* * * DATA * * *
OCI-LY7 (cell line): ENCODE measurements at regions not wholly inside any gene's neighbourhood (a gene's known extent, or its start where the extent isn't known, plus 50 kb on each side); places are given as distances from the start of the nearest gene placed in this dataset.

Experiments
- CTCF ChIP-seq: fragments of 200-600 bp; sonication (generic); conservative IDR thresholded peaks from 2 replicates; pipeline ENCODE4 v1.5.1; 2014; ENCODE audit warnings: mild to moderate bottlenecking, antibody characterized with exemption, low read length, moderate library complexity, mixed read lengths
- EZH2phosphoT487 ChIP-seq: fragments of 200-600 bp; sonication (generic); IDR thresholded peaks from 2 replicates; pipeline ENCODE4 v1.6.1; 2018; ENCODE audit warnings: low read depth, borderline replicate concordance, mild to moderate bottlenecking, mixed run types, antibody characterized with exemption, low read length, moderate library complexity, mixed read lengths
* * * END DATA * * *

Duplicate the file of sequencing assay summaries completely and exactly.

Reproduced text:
OCI-LY7 (cell line): ENCODE measurements at regions not wholly inside any gene's neighbourhood (a gene's known extent, or its start where the extent isn't known, plus 50 kb on each side); places are given as distances from the start of the nearest gene placed in this dataset.

Experiments
- CTCF ChIP-seq: fragments of 200-600 bp; sonication (generic); conservative IDR thresholded peaks from 2 replicates; pipeline ENCODE4 v1.5.1; 2014; ENCODE audit warnings: mild to moderate bottlenecking, antibody characterized with exemption, low read length, moderate library complexity, mixed read lengths
- EZH2phosphoT487 ChIP-seq: fragments of 200-600 bp; sonication (generic); IDR thresholded peaks from 2 replicates; pipeline ENCODE4 v1.6.1; 2018; ENCODE audit warnings: low read depth, borderline replicate concordance, mild to moderate bottlenecking, mixed run types, antibody characterized with exemption, low read length, moderate library complexity, mixed read lengths